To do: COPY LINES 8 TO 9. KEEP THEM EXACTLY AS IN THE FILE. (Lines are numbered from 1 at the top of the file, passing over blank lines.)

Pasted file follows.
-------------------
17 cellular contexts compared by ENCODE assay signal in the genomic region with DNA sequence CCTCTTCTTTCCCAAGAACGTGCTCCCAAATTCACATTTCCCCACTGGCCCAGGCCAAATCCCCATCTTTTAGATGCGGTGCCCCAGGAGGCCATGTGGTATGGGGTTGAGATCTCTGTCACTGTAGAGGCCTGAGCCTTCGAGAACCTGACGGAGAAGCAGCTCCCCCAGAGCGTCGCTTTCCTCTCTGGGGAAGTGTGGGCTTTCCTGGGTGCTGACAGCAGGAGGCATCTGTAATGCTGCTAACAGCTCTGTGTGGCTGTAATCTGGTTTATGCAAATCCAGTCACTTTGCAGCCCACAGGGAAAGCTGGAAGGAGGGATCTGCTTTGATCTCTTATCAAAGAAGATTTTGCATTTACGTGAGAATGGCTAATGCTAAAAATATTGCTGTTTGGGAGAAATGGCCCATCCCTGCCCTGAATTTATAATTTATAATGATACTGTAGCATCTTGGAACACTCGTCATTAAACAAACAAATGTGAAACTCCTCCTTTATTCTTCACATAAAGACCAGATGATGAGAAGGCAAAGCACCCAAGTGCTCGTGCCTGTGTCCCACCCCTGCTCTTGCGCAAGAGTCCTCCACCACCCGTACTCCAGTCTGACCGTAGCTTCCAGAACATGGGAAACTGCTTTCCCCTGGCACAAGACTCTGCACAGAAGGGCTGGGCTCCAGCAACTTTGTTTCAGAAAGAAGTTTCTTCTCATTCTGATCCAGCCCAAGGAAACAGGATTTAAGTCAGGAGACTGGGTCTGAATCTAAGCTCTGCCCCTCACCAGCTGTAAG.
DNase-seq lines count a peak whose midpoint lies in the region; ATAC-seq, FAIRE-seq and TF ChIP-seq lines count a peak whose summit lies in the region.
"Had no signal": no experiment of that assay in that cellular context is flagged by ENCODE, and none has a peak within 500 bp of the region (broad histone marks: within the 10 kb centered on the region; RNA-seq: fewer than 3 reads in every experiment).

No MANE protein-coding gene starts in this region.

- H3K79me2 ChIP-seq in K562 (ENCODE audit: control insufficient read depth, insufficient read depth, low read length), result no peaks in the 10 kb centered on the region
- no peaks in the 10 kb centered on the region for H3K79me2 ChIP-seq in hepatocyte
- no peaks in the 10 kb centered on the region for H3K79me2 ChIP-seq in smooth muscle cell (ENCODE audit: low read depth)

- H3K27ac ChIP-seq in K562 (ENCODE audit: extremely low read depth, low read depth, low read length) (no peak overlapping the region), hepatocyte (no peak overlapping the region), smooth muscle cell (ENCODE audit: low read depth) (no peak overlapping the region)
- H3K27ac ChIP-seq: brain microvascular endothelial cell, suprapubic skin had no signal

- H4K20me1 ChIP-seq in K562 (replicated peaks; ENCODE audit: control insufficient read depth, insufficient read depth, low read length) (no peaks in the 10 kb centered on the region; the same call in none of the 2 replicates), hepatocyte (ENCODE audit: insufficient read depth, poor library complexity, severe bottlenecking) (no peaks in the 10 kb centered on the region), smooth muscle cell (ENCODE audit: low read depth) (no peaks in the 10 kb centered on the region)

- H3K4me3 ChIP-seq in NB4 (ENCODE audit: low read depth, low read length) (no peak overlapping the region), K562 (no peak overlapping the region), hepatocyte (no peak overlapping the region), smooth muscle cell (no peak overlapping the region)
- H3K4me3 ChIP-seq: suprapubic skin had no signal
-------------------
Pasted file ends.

- H3K27ac ChIP-seq in K562 (ENCODE audit: extremely low read depth, low read depth, low read length) (no peak overlapping the region), hepatocyte (no peak overlapping the region), smooth muscle cell (ENCODE audit: low read depth) (no peak overlapping the region)
- H3K27ac ChIP-seq: brain microvascular endothelial cell, suprapubic skin had no signal